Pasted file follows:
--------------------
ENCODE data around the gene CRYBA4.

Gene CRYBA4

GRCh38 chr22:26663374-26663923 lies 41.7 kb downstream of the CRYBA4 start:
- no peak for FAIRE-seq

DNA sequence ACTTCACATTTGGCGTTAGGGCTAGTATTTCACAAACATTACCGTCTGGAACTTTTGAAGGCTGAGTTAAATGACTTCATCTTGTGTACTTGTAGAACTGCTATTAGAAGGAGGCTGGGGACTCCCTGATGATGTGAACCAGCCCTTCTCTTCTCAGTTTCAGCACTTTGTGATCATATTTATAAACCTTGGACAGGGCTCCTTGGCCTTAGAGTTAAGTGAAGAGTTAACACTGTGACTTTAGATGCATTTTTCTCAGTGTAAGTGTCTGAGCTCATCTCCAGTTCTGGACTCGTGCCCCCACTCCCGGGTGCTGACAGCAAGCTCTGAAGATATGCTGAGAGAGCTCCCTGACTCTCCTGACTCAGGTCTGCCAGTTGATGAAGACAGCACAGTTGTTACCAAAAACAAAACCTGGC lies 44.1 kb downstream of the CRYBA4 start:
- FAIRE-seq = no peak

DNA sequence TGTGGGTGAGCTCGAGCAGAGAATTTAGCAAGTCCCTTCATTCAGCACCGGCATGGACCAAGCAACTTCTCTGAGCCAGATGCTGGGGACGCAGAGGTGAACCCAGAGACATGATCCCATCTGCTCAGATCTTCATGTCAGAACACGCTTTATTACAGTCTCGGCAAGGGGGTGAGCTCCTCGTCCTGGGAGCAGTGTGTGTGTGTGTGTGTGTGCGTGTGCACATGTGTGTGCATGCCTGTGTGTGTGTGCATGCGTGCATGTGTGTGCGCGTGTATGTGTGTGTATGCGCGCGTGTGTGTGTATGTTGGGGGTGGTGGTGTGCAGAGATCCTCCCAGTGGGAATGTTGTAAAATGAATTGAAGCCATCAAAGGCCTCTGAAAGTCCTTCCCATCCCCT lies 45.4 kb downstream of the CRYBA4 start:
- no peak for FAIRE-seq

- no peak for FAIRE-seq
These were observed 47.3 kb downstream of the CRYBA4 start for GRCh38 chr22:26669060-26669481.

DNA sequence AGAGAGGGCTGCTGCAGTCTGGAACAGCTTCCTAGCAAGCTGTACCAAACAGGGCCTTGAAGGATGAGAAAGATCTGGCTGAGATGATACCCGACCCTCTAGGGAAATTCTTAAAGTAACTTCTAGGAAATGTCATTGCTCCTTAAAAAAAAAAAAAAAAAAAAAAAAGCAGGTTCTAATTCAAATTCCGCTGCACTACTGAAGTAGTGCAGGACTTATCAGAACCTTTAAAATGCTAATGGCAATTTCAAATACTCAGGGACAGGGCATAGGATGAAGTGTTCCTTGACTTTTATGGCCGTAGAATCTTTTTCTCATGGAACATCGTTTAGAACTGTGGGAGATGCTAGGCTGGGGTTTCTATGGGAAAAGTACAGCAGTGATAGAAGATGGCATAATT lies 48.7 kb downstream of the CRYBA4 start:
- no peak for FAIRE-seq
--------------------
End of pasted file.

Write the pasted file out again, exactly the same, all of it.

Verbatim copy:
ENCODE data around the gene CRYBA4.

Gene CRYBA4

GRCh38 chr22:26663374-26663923 lies 41.7 kb downstream of the CRYBA4 start:
- no peak for FAIRE-seq

DNA sequence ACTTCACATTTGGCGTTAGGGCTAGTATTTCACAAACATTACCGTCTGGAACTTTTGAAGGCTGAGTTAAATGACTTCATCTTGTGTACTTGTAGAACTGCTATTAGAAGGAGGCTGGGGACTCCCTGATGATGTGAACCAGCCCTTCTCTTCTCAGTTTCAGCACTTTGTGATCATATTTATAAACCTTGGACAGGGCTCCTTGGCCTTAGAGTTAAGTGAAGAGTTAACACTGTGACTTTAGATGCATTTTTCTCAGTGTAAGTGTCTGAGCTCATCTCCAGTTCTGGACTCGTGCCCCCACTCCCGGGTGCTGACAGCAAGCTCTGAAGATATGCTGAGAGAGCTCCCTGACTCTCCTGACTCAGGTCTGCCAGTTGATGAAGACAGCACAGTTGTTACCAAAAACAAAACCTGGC lies 44.1 kb downstream of the CRYBA4 start:
- FAIRE-seq = no peak

DNA sequence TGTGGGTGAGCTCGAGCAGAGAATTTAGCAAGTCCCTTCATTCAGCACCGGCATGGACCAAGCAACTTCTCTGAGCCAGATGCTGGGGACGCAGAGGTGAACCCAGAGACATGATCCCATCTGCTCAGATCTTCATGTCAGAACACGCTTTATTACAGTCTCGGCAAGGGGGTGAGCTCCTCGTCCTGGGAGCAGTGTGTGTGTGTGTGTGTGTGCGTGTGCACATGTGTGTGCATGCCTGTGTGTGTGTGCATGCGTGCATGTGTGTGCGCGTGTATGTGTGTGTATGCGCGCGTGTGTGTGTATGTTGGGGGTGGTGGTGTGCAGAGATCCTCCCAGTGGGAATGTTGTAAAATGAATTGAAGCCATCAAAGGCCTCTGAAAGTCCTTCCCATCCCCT lies 45.4 kb downstream of the CRYBA4 start:
- no peak for FAIRE-seq

- no peak for FAIRE-seq
These were observed 47.3 kb downstream of the CRYBA4 start for GRCh38 chr22:26669060-26669481.

DNA sequence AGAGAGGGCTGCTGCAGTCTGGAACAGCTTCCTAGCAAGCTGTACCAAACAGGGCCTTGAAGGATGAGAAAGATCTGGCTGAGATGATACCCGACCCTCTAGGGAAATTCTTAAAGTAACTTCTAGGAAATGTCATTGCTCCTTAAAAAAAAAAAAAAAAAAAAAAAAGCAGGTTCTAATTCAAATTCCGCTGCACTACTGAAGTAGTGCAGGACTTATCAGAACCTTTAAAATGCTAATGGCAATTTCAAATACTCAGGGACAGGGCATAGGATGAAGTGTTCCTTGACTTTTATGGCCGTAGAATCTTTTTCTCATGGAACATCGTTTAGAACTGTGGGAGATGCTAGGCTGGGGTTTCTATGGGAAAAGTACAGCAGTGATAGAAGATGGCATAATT lies 48.7 kb downstream of the CRYBA4 start:
- no peak for FAIRE-seq